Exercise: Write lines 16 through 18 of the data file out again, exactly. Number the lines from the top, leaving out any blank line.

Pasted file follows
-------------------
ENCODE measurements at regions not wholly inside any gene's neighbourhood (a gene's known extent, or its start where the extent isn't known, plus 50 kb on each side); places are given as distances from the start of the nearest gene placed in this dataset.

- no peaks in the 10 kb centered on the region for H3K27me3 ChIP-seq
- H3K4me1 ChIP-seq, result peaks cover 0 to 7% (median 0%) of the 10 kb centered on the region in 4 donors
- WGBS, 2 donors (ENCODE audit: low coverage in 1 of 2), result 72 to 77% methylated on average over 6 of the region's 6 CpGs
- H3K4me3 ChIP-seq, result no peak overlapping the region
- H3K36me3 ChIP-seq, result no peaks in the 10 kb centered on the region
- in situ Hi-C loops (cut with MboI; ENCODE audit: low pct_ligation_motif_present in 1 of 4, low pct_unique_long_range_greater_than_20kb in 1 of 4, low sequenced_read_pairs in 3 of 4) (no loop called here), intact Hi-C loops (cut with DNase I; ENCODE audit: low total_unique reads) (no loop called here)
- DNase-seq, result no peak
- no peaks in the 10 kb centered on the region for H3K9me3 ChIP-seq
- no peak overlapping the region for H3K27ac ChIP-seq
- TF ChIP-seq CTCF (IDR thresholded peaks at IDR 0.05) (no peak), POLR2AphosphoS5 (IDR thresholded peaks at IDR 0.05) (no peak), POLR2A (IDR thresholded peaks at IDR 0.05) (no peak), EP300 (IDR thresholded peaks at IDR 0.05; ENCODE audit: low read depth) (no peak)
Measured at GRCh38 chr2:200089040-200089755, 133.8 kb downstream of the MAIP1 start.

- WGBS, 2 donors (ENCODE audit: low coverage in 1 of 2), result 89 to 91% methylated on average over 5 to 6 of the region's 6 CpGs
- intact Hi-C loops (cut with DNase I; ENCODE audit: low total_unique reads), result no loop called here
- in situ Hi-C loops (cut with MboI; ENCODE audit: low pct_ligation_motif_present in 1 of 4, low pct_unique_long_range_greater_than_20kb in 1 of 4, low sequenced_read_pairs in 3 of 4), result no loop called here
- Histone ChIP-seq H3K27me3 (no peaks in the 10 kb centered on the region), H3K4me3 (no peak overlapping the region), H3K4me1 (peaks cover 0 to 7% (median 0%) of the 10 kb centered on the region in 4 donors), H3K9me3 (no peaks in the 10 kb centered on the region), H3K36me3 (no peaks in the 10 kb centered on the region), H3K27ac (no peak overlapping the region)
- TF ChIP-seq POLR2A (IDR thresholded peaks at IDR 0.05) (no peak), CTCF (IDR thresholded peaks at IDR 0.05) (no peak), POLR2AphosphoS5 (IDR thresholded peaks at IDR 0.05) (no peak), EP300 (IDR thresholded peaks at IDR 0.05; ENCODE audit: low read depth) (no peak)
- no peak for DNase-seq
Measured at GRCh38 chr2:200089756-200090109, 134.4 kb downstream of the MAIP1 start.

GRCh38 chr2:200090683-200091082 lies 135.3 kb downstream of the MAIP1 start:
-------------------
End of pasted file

- Histone ChIP-seq H3K27me3 (no peaks in the 10 kb centered on the region), H3K4me3 (no peak overlapping the region), H3K4me1 (peaks cover 0 to 7% (median 0%) of the 10 kb centered on the region in 4 donors), H3K9me3 (no peaks in the 10 kb centered on the region), H3K36me3 (no peaks in the 10 kb centered on the region), H3K27ac (no peak overlapping the region)
- TF ChIP-seq POLR2A (IDR thresholded peaks at IDR 0.05) (no peak), CTCF (IDR thresholded peaks at IDR 0.05) (no peak), POLR2AphosphoS5 (IDR thresholded peaks at IDR 0.05) (no peak), EP300 (IDR thresholded peaks at IDR 0.05; ENCODE audit: low read depth) (no peak)
- no peak for DNase-seq